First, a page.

A Historic Kenilworth, Illinois, Home Saved at the Last Hour

Skiff Home pic

Skiff Home
Image: chicago.curbed.com

As head of CH Ventures, LLC, in Chicagoland, Cameel Halim has pursued numerous development projects that involved the value-driven restoration and rehabilitation of historic buildings. Cameel Halim was featured in a 2006 Chicago Sun-Times article that focused on his and his daughter Nefrette’s successful efforts to save the Skiff Home on 157 Kenilworth, in a storied northern suburb of Chicago.

The late 19th century prairie-style home was envisioned by Daniel Burnham, a well-known local architect who was director of the 1893 World’s Columbian Exposition and creator of the Chicago Plan. Unfortunately, a wave of knock downs of historic Kenilworth homes was gaining momentum and the Skiff Home was undergoing a pre-demolition sell-off auction organized by a local developer. This involved the sale of moldings, doorknobs, and even staircase banisters.

The residence was saved at the last hour, as pressure from Citizens for Kenilworth caused the developer to reconsider her plans and agree to negotiate the sale of the Arts & Crafts home to Mr. Halim. The sale was a small victory, considering the larger issue in which Kenilworth civic leaders were unwilling to institute the landmark and historic district ordinances set in place by neighborhoods such as Lake Forest, claiming that they impinged on property owners’ rights.

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Antique Clock Museum Opens in Illinois

 

Halim Family Museum of Time Glass pic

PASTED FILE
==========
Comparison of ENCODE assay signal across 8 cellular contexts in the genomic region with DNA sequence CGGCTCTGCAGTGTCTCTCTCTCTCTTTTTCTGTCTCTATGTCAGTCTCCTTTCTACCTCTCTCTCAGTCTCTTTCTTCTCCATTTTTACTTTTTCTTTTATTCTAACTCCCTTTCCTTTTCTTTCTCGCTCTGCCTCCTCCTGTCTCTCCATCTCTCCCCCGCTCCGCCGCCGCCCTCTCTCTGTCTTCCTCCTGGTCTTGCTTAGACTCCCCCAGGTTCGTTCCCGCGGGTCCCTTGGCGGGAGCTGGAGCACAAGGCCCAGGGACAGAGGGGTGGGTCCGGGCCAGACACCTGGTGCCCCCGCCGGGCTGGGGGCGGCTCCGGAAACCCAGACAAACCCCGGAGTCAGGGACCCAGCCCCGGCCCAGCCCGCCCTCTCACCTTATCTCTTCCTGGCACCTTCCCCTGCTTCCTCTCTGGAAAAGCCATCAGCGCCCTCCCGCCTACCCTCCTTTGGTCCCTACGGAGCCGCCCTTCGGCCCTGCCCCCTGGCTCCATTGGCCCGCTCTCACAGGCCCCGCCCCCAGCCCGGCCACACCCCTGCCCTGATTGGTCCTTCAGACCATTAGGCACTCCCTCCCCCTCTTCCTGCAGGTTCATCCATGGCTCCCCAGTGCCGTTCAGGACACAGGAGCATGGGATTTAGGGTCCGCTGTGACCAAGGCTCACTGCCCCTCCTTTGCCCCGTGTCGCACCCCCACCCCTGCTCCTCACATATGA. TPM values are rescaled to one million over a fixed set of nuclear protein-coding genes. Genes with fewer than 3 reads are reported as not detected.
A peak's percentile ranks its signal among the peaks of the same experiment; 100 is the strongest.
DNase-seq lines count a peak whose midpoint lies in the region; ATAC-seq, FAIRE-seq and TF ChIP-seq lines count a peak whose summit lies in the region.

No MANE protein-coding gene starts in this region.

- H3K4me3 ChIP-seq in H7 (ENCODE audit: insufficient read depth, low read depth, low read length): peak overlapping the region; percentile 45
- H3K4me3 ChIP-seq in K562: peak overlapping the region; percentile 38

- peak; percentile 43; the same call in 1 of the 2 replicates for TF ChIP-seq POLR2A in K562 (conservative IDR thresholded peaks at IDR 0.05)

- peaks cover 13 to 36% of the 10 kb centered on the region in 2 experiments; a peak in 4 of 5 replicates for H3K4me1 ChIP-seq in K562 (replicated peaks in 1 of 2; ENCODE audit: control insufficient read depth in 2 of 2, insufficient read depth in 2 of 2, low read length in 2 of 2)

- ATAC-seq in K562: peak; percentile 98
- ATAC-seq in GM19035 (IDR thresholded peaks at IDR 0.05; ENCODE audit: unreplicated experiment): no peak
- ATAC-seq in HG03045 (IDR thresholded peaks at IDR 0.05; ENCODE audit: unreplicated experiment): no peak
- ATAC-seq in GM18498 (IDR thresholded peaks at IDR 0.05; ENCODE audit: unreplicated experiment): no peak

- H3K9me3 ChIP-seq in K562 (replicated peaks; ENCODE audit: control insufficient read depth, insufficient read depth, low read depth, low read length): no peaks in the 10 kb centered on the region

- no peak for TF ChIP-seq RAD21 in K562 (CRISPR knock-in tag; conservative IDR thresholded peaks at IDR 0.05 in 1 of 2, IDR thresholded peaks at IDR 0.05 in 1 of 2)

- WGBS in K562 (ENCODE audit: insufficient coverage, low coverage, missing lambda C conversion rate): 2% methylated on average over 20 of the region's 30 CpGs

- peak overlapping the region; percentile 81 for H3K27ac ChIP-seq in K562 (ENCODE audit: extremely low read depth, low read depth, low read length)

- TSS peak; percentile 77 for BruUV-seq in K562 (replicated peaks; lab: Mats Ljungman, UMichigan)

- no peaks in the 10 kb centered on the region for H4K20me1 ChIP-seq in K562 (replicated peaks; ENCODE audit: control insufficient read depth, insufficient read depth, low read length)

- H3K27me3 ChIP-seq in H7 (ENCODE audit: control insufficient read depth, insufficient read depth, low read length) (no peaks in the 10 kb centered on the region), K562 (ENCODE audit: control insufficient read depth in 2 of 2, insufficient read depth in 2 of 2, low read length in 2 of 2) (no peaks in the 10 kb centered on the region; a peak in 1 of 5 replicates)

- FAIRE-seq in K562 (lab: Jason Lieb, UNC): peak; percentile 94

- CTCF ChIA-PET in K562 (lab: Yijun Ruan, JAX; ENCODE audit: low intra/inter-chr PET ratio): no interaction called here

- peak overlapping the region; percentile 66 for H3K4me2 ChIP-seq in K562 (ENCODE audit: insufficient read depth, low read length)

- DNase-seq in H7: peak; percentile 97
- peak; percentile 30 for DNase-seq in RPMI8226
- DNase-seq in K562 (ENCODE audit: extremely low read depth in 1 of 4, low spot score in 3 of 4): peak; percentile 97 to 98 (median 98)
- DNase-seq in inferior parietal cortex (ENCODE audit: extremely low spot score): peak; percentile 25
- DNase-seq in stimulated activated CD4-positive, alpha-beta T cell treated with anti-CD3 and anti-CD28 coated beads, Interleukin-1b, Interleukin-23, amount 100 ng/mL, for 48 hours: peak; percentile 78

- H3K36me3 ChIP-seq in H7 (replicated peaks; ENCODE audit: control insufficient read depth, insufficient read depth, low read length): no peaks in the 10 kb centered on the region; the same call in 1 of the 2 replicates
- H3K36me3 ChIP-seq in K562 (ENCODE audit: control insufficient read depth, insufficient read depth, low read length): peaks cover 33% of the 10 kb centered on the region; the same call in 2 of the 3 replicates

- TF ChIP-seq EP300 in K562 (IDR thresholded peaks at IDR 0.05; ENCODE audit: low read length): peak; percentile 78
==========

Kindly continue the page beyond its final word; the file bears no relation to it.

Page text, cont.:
Halim Family Museum of Time Glass
Image: halimmuseum.com

The president of CH Ventures, LLC, Cameel Halim owns and manages real estate properties all over the Chicago area. A licensed structural engineer, Cameel Halim is an antique clock enthusiast.

Nearly a decade in the making, the Halim Museum of Time & Glass at 1560 Oak Avenue in Evanston, Illinois, was recently opened by Mr. Halim. The museum exhibits some of the oldest timepieces in the world, including a 17th-century elephant clock displaying a man tied to a tree that is circled by a leopard and lion every hour, a precision longcase clock that was used at the Princeton College observatory from 1817 to 1867, and a case clock that was used by the 10th Japanese shogun from 1760 to 1786.

Also on display is an early 20th-century English skeleton clock encased in a broken glass dome that has been glued together. The dome was shattered when Germans bombed London during World War II. Another timepiece on display is an ancient table clock that keeps time with a marble zigzagging along a track every 30 seconds.